• Objective 1. Summarize the need for culturally appropriate actions based on the historical perspective of Native American populations (includes US Census, Tribal Sovereignty, historical events and distrust of government, historical trauma). (60 minutes)
    • Sub-Objective: Distinguish among factors affecting AIAN racial misclassification. (30 minutes)
    • Sub-Objective: Delineate AIAN regional cancer incidence and mortality differences. (30 minutes)
    • Identify barriers that affect AI/AN ability to create, access or use cancer prevention and control programs (20 minutes)
  • Objective 2.  Identify health service systems and delivery methods available to Native American populations (includes patterns, IHS CHS/PRC, effective messaging, materials development, and literacy issues). (160 minutes)
  • Objective 3. Identify culturally sensitive communication methods for Native American outreach efforts. (120 minutes)
  • Objective 4. Identify culturally sensitive education and intervention strategies for Native American outreach efforts. (120 minutes) 
    • Sub-Objective:  Identify factors that increase the successfulness of navigation models (Native Sisters) in Indian Country.


This workshop is designed for public health professionals, Native program directors and staff who are working with health and cancer prevention / early detection programs. The overarching goals of this 6.5 hour training are: (1) To educate public health professionals on the initial steps in building tribal and government relationships to improve health outcomes for Native American populations; (2) To educate public health professionals in building relationships with tribal and urban programs to improve interactions and communications related to health and health outcomes for Native American populations; and (3) To increase understanding of successful and effective AIAN cancer public health program planning, implementation and evaluation. Participants will develop skills in culturally respectful strategies for effective working relationships between (1) Native health programs and (2) state public health programs, academic or clinical health settings; modifying evidence-based interventions, understanding AIAN learning styles, and working with electronic evaluation programs.  Sessions will include interactive activities and problem-solving exercises focused on specific challenges and solutions. It is helpful to have completed Cultural Competence 101 prior to enrolling in this training. The objectives follow:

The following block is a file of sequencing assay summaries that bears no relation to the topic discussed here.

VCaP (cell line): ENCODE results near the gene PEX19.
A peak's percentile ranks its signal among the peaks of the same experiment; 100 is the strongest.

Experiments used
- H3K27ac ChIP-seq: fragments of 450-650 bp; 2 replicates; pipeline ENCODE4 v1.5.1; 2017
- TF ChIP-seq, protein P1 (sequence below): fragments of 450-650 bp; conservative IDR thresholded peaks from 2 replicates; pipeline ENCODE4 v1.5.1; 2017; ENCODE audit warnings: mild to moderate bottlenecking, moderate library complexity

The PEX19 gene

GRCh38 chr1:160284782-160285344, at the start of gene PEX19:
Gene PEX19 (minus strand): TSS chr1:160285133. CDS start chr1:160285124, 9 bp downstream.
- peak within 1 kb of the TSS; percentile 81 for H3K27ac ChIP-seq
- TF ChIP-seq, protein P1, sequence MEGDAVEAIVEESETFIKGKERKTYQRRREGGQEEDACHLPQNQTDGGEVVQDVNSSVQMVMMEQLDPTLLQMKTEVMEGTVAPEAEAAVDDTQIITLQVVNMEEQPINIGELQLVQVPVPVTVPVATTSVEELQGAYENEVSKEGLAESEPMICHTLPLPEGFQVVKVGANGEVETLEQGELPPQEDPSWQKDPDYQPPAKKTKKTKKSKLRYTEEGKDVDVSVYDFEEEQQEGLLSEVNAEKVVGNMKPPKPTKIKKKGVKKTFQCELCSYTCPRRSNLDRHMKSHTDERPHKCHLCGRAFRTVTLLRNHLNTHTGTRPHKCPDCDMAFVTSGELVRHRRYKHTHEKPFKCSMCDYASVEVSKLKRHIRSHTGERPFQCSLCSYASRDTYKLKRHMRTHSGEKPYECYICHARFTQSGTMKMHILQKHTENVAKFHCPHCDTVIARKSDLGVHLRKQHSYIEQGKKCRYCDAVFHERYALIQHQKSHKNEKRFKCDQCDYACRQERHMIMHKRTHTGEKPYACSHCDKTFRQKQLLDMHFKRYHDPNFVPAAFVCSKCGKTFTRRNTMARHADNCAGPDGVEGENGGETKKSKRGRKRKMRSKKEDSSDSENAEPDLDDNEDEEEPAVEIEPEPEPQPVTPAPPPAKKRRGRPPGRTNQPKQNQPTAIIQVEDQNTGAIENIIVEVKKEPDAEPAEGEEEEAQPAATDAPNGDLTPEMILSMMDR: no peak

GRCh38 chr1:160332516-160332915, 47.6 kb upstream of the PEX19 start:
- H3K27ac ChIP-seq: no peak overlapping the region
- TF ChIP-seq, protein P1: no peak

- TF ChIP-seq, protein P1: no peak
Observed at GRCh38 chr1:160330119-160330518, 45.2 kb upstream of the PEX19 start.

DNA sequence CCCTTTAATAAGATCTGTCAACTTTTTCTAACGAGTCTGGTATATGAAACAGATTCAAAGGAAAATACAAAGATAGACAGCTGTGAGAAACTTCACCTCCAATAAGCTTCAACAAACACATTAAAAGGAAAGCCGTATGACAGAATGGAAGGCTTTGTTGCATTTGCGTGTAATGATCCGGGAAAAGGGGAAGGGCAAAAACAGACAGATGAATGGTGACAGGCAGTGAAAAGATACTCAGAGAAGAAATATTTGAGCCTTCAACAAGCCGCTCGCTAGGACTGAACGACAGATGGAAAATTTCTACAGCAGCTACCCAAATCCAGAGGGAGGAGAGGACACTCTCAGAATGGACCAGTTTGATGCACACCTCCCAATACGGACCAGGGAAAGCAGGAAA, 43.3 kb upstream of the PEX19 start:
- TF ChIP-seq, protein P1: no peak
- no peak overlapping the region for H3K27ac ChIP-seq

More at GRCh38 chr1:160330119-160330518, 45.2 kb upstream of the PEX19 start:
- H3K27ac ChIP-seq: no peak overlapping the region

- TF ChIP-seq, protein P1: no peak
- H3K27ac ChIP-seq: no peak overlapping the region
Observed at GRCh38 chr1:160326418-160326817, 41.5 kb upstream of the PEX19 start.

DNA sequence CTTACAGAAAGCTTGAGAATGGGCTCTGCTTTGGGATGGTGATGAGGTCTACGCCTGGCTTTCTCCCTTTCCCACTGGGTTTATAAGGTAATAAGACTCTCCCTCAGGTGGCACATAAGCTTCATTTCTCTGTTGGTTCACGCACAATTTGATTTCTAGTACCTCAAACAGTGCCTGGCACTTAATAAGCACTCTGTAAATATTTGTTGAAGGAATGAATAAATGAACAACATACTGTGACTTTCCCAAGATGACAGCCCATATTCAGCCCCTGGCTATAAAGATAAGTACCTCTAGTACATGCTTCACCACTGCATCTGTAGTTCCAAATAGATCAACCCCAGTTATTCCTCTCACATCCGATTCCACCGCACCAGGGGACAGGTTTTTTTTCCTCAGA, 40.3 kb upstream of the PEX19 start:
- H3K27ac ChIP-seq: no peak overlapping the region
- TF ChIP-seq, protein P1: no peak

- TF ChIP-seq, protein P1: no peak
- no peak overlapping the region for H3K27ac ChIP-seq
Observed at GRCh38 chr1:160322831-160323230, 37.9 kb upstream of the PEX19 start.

• Objective A. Identify communication methods and literacy issues that affect interactions among providers, patients, public health educators and AIAN community members (90 minutes).
  • Objective B. Identify how styles of learning and educational programs can facilitate communication for Native American community (60 minutes).
  • Objective C.  Identify selected issues in NDN Country that affect successful cancer program implementation (120 minutes)
  • Objective D.  Identify characteristics of scientific evidence interventions that affect the ability to appropriately translate science within AIAN communities (60 minutes).
  • Objective E.  Identify ways technology can improve the evaluation of the success and effectiveness of AIAN public health programs (60 minutes).


  • Foundation and Service / Education types of grants (national, regional and local)
    • Potential to support AI/AN education and/or service grants 
    • Example:  Robert Woods Johnson Foundation
  • Principles:  Community-based participatory approach (CBPA)  
  • Intended project participants
    • Inclusion and exclusion criteria
  • Elevator speech (emphasis on talking with funding agency prior to grant submission)
  • Project goals
  • SMART objectives
  • Grant Evaluation Overview
    • Evaluation Do's and Don't's
    • LOGIC Model and measures
    • Timeline, Tasks, measures
  • Project plans & / or detailed timelines with deliverables 
  • Budgets and budget justifications
    • Common budget mistakes
    • Participant interactive Activity:  draft travel budget for project staff (3 members) to attend the annual NIHB Consumer Conference
  • Grant loose ends (LOS, bios from project team)
  • Surveys or other tools